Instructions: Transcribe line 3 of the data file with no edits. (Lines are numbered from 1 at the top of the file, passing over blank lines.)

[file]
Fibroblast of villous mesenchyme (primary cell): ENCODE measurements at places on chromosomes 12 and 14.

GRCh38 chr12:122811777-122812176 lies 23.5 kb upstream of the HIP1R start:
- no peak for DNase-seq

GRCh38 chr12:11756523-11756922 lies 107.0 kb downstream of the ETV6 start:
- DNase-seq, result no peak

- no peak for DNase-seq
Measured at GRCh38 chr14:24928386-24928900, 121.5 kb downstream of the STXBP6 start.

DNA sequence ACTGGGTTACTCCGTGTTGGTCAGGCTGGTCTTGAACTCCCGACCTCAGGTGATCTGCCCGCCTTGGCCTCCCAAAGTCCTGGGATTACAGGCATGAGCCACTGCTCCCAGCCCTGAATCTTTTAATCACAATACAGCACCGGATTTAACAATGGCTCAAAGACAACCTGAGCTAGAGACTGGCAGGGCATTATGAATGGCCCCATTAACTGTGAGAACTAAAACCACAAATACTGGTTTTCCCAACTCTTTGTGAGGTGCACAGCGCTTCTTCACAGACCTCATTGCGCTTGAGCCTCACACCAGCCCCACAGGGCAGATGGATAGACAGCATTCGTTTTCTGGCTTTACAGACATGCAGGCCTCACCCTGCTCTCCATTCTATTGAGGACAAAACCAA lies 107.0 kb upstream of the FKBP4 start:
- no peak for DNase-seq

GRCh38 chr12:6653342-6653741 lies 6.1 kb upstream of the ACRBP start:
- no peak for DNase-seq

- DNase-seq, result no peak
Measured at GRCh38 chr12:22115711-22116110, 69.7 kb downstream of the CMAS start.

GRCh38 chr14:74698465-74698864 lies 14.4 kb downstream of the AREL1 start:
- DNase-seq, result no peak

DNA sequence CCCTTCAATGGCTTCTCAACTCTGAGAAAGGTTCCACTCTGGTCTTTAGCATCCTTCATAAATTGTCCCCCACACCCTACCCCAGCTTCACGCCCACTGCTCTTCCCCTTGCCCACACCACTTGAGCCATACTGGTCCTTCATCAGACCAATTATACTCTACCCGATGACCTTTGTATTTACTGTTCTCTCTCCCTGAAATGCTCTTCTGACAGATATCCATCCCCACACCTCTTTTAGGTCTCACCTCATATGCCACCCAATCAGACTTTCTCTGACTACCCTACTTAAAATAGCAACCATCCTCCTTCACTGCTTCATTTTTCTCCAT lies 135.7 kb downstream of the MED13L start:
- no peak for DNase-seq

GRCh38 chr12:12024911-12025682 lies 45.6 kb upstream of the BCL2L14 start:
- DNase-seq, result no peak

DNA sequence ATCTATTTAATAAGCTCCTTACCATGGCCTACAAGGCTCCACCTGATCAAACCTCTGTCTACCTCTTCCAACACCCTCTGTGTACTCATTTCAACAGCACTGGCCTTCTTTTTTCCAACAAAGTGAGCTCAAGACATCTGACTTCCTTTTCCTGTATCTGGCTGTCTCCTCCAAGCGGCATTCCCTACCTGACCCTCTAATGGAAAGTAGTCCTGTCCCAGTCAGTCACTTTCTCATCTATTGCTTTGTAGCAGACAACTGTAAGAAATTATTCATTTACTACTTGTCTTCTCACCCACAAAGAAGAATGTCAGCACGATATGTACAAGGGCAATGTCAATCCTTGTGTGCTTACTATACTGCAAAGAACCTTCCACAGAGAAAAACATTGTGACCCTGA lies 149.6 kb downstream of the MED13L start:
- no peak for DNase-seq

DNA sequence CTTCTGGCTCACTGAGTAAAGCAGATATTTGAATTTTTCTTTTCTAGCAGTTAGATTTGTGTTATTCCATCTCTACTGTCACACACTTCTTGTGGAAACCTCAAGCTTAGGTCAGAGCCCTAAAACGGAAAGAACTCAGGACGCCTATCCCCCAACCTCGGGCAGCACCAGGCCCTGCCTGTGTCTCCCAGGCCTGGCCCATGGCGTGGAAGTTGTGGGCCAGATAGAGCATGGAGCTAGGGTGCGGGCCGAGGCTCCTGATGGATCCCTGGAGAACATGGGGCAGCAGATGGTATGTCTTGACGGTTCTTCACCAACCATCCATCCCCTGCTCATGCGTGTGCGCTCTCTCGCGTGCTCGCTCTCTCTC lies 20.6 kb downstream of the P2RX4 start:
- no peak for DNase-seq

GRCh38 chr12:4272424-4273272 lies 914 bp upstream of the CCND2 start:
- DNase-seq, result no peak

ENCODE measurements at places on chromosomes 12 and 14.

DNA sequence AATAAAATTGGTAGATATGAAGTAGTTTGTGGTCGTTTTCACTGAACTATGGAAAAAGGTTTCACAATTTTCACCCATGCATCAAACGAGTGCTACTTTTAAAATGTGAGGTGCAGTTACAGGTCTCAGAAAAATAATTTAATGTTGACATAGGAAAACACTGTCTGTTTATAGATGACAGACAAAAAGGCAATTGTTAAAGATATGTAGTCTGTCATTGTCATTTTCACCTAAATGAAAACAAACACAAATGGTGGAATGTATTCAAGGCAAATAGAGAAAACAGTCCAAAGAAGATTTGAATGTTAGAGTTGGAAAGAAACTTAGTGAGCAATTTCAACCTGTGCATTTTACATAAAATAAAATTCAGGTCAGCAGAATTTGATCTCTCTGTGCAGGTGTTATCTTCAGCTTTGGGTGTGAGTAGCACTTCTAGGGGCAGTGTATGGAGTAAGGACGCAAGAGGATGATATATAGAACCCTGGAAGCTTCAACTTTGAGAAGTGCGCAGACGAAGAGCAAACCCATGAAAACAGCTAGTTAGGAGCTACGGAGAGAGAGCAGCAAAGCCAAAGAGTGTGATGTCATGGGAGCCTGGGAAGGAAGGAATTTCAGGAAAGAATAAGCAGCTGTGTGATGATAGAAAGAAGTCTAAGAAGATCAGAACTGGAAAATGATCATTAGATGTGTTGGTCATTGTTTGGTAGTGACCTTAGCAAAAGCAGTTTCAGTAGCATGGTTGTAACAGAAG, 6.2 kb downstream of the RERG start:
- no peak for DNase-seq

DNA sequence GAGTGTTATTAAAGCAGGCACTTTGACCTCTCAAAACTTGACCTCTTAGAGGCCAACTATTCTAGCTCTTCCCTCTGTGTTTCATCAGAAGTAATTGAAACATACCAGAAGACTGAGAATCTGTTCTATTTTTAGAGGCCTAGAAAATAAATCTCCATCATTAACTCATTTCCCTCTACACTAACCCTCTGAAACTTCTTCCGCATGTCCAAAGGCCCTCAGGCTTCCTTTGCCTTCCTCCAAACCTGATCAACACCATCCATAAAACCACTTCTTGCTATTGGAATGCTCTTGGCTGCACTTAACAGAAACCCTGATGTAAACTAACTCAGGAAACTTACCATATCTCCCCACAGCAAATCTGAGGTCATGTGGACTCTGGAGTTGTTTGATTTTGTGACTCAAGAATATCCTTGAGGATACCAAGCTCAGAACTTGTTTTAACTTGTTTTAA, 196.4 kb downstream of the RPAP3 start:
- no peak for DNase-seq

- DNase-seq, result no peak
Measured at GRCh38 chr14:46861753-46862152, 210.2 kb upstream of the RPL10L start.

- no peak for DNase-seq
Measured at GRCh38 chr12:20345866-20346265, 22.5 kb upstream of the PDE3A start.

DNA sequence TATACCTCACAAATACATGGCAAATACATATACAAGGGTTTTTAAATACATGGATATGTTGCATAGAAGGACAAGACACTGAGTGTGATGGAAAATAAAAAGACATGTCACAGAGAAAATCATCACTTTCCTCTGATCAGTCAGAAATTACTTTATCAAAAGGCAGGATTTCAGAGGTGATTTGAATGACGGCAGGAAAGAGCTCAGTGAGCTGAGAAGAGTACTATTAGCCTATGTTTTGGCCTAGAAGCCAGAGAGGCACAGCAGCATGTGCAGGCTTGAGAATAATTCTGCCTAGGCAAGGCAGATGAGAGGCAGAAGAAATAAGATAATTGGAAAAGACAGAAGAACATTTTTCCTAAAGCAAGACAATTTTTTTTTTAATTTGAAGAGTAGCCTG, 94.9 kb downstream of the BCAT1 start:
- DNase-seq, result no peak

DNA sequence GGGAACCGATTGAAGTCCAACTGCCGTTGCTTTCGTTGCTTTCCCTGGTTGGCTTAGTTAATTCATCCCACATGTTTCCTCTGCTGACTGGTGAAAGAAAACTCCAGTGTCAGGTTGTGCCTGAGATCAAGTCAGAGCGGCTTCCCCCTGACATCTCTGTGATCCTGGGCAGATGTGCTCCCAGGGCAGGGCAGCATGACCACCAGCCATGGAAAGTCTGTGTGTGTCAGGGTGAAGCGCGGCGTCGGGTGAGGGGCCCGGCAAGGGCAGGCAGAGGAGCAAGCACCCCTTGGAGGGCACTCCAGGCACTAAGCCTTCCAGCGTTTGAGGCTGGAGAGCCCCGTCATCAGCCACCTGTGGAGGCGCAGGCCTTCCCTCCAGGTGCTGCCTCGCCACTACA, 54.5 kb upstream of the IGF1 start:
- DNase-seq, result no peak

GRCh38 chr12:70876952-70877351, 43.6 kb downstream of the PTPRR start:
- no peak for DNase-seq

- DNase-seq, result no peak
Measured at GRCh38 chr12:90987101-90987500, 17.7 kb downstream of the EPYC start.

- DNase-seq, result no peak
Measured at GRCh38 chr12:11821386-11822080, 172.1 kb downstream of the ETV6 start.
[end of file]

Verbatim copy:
- no peak for DNase-seq